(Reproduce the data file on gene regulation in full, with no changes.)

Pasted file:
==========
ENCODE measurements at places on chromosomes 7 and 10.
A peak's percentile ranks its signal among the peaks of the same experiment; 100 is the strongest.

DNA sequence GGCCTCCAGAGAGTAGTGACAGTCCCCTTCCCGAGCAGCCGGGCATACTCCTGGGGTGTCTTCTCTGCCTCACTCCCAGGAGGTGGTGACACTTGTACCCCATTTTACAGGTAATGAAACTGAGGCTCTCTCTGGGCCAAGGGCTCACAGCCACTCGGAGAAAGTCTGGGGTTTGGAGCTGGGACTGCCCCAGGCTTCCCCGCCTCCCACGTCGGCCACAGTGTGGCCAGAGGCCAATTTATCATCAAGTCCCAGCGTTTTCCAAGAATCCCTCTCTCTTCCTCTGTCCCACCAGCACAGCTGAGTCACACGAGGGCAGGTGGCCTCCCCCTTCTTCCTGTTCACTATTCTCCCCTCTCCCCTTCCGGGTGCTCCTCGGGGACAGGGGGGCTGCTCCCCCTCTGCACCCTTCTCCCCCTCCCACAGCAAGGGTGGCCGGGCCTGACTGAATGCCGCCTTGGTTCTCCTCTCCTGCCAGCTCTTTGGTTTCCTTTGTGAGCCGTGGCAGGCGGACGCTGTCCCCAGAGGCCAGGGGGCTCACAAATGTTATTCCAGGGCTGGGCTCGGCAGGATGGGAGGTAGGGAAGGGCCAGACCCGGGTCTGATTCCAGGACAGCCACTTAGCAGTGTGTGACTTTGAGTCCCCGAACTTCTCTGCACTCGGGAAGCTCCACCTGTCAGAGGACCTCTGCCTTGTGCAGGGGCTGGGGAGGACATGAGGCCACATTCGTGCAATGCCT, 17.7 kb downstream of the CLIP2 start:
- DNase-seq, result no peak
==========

ENCODE measurements at places on chromosomes 7 and 10.
A peak's percentile ranks its signal among the peaks of the same experiment; 100 is the strongest.

DNA sequence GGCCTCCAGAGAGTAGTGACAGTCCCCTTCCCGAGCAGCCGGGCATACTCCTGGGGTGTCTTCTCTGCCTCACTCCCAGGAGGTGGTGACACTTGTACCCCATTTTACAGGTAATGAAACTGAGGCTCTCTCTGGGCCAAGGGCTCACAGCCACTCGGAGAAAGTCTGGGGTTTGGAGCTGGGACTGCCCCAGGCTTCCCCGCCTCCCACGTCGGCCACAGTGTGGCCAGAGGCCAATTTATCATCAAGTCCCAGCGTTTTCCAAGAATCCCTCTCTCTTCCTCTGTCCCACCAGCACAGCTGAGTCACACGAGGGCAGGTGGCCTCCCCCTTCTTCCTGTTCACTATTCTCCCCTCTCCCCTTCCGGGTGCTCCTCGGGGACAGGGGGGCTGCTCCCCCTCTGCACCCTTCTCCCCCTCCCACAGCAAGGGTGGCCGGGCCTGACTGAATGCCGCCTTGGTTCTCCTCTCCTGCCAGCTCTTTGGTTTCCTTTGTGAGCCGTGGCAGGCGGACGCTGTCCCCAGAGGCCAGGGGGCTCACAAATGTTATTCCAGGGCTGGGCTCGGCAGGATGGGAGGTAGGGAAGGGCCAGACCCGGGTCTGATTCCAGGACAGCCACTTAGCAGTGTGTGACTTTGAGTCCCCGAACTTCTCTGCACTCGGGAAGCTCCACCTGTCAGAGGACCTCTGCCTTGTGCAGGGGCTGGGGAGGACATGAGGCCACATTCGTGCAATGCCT, 17.7 kb downstream of the CLIP2 start:
- DNase-seq, result no peak